Phantom Thread is a truly hypnotic film. As usual with films helmed by Paul Thomas Anderson, it’s a gorgeous affair, lovingly shot and expertly bringing you into this dark story. There’s nothing too flashy about Phantom Thread. It’s primarily just scene after scene of people talking in rooms. But it’s handled in such a way that you get absolutely drawn into it, fully submerging yourself into the world that Anderson is building. And it’s all bolstered by a trio of tremendous performances. Daniel Day-Lewis is terrific as the vain and persnickety Reynolds Woodcock, crafting a character who cares about little other than his own comfort and art, not caring what he does to those around him to accomplish this. It’s a hell of a performance to end a career on, if that’s actually how things will shake out. But I really do think that the show is stolen by his two co-stars, Vicky Krieps and Lesley Manville as Alma and Cyril respectively. Manville is so enjoyable as the cold, robotic, and thoroughly unpleasant Cyril, at times becoming a veritable villain in the film. But it’s Krieps as Alma that really blew me away. She begins the film in such a naive, idealistic state, and you get to slowly watch and she’s either warped by her life with the Woodcocks, or reveals her true, warped self.

I was initially confused when I was hearing this film compared to Gothic Horror stories, but that summation ended up becoming quite accurate to me. For the longest time I felt that the film was just going to be watching a man psychologically torture a woman, forcing her to either adapt to his own bizarre worldview or else leave the creative paradise that he lives in. But, to my surprise, the film ended up becoming something much more than that. We watch an incredibly strange and troubling relationship develop, but one that seems to work for the two people involved. They fall into a pattern where they find happiness with occasional poisonings, all to keep them on the same page. Reynolds will now be able to appreciate his work without getting too wrapped up in it due to occasional breaks, and Alma will feel important in Reynolds’ life without having to constantly question her place in the world. This is an obviously toxic and twisted relationship, and an insane way for two people to lead their life. It plays into the strange narrative that a creative person must make their art the most important thing in their life, and everyone around them just serves to make that art possible. It’s a pretty vain and vile notion, but I feel as if this film is condemning it the entire time. I suppose it’s nice that Alma and Reynolds have found a way to make their relationship work, and in a manner that’s not hurting anyone else. Just themselves. But they certainly are not role models. They’re cautionary tales, figures to look at and hold up against yourself as a litmus test for when you’ve gone too far. They’re too broken individuals who have found that they’re broken in complimentary ways, and while I suppose their life will work out fine for themselves, it’s no way to live.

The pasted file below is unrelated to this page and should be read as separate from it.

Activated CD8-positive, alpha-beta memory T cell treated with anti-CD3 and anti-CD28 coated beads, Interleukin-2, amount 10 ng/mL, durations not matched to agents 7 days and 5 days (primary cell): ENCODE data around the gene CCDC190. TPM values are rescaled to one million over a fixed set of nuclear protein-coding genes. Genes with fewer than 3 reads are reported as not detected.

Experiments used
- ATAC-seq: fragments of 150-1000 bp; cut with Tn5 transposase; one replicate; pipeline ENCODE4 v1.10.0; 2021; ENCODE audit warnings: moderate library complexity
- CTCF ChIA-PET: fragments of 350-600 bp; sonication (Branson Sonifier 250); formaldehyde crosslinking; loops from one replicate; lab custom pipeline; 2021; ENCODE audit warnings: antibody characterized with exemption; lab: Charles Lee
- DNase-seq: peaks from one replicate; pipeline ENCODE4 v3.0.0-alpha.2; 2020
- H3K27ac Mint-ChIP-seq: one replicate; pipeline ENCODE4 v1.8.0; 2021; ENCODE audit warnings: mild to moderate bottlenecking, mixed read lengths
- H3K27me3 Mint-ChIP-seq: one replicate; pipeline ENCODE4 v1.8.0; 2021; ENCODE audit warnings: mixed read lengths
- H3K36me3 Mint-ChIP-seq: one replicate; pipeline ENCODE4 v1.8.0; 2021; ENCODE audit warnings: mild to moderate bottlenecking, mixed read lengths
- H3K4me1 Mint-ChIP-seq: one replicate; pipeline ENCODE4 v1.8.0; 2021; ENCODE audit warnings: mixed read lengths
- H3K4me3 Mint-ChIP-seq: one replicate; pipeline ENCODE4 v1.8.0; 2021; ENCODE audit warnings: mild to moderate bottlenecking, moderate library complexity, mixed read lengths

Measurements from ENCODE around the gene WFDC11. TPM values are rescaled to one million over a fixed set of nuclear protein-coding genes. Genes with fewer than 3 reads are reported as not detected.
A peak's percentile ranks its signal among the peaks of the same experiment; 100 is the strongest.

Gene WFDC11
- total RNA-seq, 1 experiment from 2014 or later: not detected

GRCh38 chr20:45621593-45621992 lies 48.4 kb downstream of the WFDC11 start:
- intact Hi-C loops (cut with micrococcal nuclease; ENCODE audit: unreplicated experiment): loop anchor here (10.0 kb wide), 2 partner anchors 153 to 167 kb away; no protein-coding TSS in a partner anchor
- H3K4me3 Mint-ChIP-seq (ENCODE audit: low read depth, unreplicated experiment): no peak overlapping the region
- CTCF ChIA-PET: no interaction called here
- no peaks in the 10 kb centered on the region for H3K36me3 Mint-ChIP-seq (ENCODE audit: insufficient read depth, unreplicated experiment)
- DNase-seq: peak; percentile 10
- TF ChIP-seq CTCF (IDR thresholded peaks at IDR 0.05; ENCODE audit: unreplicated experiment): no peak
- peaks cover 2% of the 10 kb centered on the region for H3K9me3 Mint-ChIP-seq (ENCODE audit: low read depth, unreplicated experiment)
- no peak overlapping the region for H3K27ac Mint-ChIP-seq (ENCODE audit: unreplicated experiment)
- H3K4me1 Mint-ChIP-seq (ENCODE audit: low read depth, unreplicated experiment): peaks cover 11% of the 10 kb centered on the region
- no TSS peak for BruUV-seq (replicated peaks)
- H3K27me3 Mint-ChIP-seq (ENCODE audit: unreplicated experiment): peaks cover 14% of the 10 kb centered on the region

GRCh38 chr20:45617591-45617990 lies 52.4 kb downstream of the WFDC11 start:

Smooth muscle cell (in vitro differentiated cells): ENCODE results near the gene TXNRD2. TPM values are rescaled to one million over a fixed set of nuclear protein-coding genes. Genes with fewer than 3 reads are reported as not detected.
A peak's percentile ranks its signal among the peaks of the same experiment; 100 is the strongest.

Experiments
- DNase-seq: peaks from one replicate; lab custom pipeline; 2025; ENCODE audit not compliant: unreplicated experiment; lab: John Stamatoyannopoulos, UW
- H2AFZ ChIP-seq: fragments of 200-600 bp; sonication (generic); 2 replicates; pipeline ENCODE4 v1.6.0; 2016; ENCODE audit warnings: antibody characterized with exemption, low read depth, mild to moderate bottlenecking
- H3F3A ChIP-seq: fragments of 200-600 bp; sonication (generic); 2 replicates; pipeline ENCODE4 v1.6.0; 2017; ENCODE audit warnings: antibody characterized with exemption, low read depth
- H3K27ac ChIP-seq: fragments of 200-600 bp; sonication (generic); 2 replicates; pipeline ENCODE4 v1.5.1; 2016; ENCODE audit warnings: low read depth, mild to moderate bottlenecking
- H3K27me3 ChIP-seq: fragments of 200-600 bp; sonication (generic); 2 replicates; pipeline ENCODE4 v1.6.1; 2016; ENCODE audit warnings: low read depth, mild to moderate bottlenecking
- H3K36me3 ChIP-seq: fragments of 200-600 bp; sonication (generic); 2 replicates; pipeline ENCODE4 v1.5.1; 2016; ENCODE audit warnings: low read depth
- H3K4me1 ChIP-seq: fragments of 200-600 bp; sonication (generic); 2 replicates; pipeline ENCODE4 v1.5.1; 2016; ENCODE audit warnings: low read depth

Phantom Thread was written and directed by Paul Thomas Anderson and released by Focus Features, 2017.



4 replies »

    • Well, I had read that the term refers to a phenomenon where people on the garment industry will get so wrapped up in sewing that they’ll kind of robotically sew nothing. Using that definition I think it’s referring to the idea that Reynolds is so wrapped up in his life and his craft that his entire life runs on autopilot. It’s all the phantom Thread, and he doesn’t know how to break the cycle, until Alma and her mushrooms show up.

      That’s my best guess though. I’m sure there another way to look at it in a more Alma-centric way, but I haven’t been able to figure that out.

      What’re your thoughts?


  1. My feeling is that there are intentionally multiple layers to it, but I have a strong inclination towards his automated adding of secret messages as a link to his mother as hidden from everyone that is then broken by Alma’s literal ripping out of those threads.

    Liked by 1 person